The venue change of the Ironman 70.3 world championship from Clearwater, Fla., to the outskirts of Las Vegas has everyone guessing who will rise to the top at this year’s race on Sept. 11.
The venue change of the Ironman 70.3 world championship from Clearwater, Fla., to the outskirts of Las Vegas has everyone guessing who will rise to the top at this year’s race on Sept. 11. Expect the return of some familiar 70.3 series faces, but don’t count out some Ironman-focused pros who will race this year’s 70.3 worlds in the lead-up to Kona. With both defending champions Michael Raelert and Jodie Swallow not making the start we know we will have two new 70.3 champs. Read more about some of our favorites. Click here to view the complete start list.
Timing could be everything for two-time Ironman world champ Alexander, who races his best in the weeks leading up to Kona. He recently said his best race the past three years has been Muskoka 70.3 in Canada, which is four weeks before Kona. He’ll instead race Vegas this year, and the 38-year-old is fired up to reclaim the 70.3 world title, which he first won in 2006. “I’ve always felt my best distance is the half-Ironman,” said Alexander a few weeks after winning the 2011 Ironman Coeur d’Alene. “I’ve had winning streaks, and some of my best performances have been at that distance. So I want to go back [to the 70.3 world championship] and contest.”
Bell recently began working with coach Matt Dixon, known for correcting unhealthy patterns of overtraining in many of his athletes—including Bell—and helping them achieve better results than ever before. The early outcome is auspicious: Bell raced three 70.3 races and an Ironman over the span of six weeks, finishing on the podium every time. The Aussie was runner-up at 70.3 St. Croix (where he fell short of the win by 16 seconds), overcame Chris Lieto on the run for the victory at Hawaii 70.3, and finished third at both 70.3 Kansas and Ironman Texas. Bell can swim and bike with the best; if he can nail the run he’ll be one to beat.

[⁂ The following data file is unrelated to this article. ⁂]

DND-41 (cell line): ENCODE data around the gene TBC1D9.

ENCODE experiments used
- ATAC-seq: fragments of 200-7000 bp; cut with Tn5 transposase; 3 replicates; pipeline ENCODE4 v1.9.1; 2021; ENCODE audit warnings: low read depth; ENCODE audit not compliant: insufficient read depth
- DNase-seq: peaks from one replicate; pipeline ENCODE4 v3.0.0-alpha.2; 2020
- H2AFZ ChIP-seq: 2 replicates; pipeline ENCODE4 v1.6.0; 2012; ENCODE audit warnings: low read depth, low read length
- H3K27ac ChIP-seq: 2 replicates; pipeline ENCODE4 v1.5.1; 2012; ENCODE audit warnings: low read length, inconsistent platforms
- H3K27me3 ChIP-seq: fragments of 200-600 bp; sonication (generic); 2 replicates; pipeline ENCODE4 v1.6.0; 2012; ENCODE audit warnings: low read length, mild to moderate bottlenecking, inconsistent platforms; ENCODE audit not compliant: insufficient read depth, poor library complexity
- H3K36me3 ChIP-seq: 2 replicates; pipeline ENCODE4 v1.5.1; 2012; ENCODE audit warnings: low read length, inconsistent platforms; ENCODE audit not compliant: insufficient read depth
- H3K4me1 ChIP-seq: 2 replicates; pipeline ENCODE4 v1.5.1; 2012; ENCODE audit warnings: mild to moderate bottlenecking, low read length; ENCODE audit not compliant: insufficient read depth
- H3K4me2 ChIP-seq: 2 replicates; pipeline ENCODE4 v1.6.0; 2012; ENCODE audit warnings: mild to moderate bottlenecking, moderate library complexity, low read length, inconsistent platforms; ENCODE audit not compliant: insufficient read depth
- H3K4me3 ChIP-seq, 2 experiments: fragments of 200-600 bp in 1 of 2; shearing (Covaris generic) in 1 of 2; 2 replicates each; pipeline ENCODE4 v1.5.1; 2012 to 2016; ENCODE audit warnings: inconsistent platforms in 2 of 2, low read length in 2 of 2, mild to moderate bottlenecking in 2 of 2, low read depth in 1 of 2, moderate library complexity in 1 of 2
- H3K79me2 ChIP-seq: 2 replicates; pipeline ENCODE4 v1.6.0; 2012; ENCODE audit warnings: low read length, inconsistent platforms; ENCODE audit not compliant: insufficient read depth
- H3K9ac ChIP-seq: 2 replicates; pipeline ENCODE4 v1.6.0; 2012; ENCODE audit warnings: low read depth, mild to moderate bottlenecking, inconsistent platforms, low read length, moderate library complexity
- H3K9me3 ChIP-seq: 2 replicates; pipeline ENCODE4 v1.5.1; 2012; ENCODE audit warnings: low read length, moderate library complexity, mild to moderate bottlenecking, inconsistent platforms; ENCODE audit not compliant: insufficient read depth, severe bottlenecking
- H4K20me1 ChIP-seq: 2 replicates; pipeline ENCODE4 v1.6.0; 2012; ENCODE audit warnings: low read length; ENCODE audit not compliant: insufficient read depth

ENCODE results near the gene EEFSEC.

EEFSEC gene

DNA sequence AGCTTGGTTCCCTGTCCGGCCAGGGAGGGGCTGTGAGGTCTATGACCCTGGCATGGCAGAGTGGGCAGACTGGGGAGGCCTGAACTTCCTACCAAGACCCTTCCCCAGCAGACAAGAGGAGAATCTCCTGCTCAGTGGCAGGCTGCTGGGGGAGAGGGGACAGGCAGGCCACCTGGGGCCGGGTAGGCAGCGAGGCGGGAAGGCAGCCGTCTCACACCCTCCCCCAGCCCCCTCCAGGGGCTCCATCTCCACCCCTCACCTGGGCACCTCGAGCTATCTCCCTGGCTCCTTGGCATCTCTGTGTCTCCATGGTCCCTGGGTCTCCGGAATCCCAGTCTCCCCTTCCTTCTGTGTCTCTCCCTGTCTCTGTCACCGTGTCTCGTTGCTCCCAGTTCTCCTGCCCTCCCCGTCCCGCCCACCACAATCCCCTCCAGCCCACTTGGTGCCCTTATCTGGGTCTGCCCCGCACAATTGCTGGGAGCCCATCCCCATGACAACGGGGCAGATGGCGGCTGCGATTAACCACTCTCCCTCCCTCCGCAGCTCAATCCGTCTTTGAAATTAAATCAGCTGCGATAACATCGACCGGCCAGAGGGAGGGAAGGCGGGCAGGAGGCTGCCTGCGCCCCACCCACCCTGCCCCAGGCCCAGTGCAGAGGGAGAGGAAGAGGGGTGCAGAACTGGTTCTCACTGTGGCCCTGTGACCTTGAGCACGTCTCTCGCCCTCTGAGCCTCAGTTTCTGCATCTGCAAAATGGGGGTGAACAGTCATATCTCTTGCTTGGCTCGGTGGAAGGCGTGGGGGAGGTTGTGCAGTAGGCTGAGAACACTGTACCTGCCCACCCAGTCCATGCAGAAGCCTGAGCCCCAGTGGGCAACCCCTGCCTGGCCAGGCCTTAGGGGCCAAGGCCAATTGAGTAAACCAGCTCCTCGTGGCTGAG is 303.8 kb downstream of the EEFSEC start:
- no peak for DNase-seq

Gambles has made victory at this year’s 70.3 worlds his explicit goal for the 2011 season. At last year’s race in Clearwater, the Aussie led the race until the 5-mile mark on the run, when he was overtaken by eventual winner Michael Raelert and runner-up Filip Ospaly. Passed later by American Tim O’Donnell, Gambles held on for fourth place. We expect him to race at the front again this year, charging hard on the bike and run. With course records at Ironman 70.3 Lake Stevens and Vineman 70.3, Gambles has shown he’s a formidable competitor at the half-iron distance. He also captured his first iron-distance victory at the 2010 Ironman Wisconsin.
Kriat, 26, is a specialist at the half-iron distance, racing eight 70.3 events last year and placing six times in the top six—including course record-breaking wins at 70.3 Augusta and 70.3 Mooseman. He’s carried that momentum into 2011, with early season wins at 70.3 St. Croix, where he had the fastest run split and edged out Luke Bell, and 70.3 Mooseman, where he clocked the fastest bike time. At both races the margin of victory over the runner-up was mere seconds, showing he can be a tough competitor when it comes down to the wire. The Ukrainian was runner-up at 70.3 Florida in June. If he can put together a perfect race, he has every chance of finishing the day atop the Vegas podium.
Like many of the athletes on this list Chris Lieto is using this race as a warm-up for next month’s Ironman World Championship. It would be a surprise if Lieto isn’t in the lead coming out of T2. As is the case in every race he enters, Lieto’s success will come down to how he does on the run. The hot and hilly bike course plays into Lieto’s strengths, meaning he may not need a monster half marathon to take the win.
A member of the Trek/K-Swiss team, the Aussie has dedicated himself to 70.3 racing. Matthews outraced Maxim Kriat for the win at last year’s 70.3 Syracuse. Known for his run strength, Matthews is having a breakout year with wins at Kansas 70.3 and the Washington D.C. Triathlon on back-to-back weekends. He’s got the short-course speed of a short-course triathlete that, paired with his long-course endurance, makes him a true threat in Vegas.
A short-course specialist with an ITU racing background, Ospaly finished second to Michael Raelert at last year’s 70.3 world championship by a minute and a half. He is one of the few athletes who can keep pace with Raelert on the run. A three-time Olympian from the Czech Republic, Ospaly was the overall winner of last year’s Race to the Toyota Cup series, and won Ironman 70.3 Austria in 2010 and 2011. Ospaly ran away from the field to win the 2011 St. Anthony’s Triathlon in May, beating out the likes of Matty Reed, Cameron Dye and Andy Potts. If he’s among the leaders coming off the bike at this year’s 70.3 world championship, he’ll be tough to beat on the run.